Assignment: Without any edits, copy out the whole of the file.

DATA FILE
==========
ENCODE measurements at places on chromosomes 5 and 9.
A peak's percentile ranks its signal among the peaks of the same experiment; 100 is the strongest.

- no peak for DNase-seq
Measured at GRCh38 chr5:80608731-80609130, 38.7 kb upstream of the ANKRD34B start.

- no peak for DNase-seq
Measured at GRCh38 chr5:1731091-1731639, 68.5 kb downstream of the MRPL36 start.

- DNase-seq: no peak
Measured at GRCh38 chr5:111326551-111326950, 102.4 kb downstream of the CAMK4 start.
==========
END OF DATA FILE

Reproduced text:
ENCODE measurements at places on chromosomes 5 and 9.
A peak's percentile ranks its signal among the peaks of the same experiment; 100 is the strongest.

- no peak for DNase-seq
Measured at GRCh38 chr5:80608731-80609130, 38.7 kb upstream of the ANKRD34B start.

- no peak for DNase-seq
Measured at GRCh38 chr5:1731091-1731639, 68.5 kb downstream of the MRPL36 start.

- DNase-seq: no peak
Measured at GRCh38 chr5:111326551-111326950, 102.4 kb downstream of the CAMK4 start.